The section above is not meant to be an exhaustive list of all the different methods in use. There are a few more that are widely used, and more information on these can be found in The Practice of Flash Point Determination: A Laboratory Resource published by ASTM International [2]. However, from the sections above, it is clear that the different methods that have been developed all have detailed parameters that are unique to each, such as test cup material, test cup dimensions, heating rate, stirring rate, sample size, and so on. This is one of the reasons why flash point testing is not a “one size fits all” endeavor. There are test specimens which would benefit more from a certain set of operating conditions than another. For example, a very viscous liquid might be better tested in a method with a faster stirring rate. This is why some of the methods outline in their scope that they are most useful for liquids within a specific viscosity range.
One of the most important considerations in flash point testing is using an open-cup vs. closed-cup apparatus. The reason both open-cup and closed-cup tests exist is to attempt to recreate certain conditions that may be encountered in the real world. Closed-cup testing is meant to simulate what would happen if an ignition source were introduced accidentally into a sealed container or other type of closed system containing the test specimen. Open-cup testing is meant to simulate the event of either a spill of the test specimen in an open area or to simulate storage/transport conditions in an open system. Regarding the methods of the tests, there is not a significant difference in procedures when looking at open vs. closed-cup testing and there are no special considerations to be made when using one method or the other. What is important to understand is that open-cup tests will always give a higher flash point than closed-cup tests for a given substance. This is because in an open-cup test, a significant amount of flammable vapor that emerges from the test specimen is able to leave the immediate area above the liquid surface. At the time of ignition, there is a lower concentration of flammable vapor in the test cup then there would be in a closed cup. In closed-cup testing, the vapor is not given much chance to escape and there will always be a higher concentration of flammable vapor in the test cup, which means that it does not require as much heating to reach a temperature where the vapor will ignite. This phenomenon also results in closed-cup tests usually having better precision than open-cup tests, which is why closed-cup tests are usually recommended in specifications for products [10].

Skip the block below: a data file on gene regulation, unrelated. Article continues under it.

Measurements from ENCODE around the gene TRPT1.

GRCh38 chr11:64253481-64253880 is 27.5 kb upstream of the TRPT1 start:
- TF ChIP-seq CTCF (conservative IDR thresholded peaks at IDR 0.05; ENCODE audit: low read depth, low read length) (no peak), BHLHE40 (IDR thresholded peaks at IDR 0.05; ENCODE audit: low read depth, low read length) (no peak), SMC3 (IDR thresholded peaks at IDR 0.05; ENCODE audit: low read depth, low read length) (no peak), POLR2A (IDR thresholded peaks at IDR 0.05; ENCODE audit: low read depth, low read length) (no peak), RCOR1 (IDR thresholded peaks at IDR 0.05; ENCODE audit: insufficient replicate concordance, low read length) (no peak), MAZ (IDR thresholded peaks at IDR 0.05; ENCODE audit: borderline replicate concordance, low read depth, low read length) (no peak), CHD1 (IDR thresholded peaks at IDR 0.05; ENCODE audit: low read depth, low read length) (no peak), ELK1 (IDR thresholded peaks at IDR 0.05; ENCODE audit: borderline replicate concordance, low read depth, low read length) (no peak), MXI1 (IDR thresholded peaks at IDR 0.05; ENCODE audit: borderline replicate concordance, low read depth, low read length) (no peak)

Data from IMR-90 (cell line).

Another consideration in flash point testing that has developed over time is the option of using manual vs. automatic testers. Back when these methods were first developed and approved, all of the testers were manual, which meant the operator had to execute every step of the procedure by hand and also needed to determine a flash by eyesight. Most of the methods now have automated testers that have been designed according to the materials and dimensions outlined for the manual apparatus. This development came to fruition largely due to safety concerns in addition to the operator’s convenience. With automated testers, the operator no longer needs to apply the ignition source and is free to do other tests in the lab during the brief time that the test is taking place in the automated tester. Most of the methods specifically state that an automated tester is acceptable to use as long as it is able to perform all of the detailed and specific steps from the manual procedure and There have also been numerous studies and tests which have shown that there is no statistically significant difference between the results obtained by manual testers and their automated counterparts [2]. These are the reasons why automated testers have become very popular over the years. However, in cases of dispute, it is typically preferred to carry out a test with a manual apparatus so that the operator can confirm that every step took place correctly and that an appropriate flash was observed at a certain temperature [10].

Figure 2. The latest automatic Pensky-Martens Closed Cup Tester
(Koehler Instrument Company).

A note should also be made about the question of whether results from one method can be directly compared or correlated with results from another method, or if methods can just be substituted between each other. Due to the fact that the various apparatus designs and procedures in each method are very specific and they are each unique, it is not recommended that two different methods be compared directly. Most of the methods under the jurisdiction of ASTM Committee D02 begin with the following message which addresses the issue: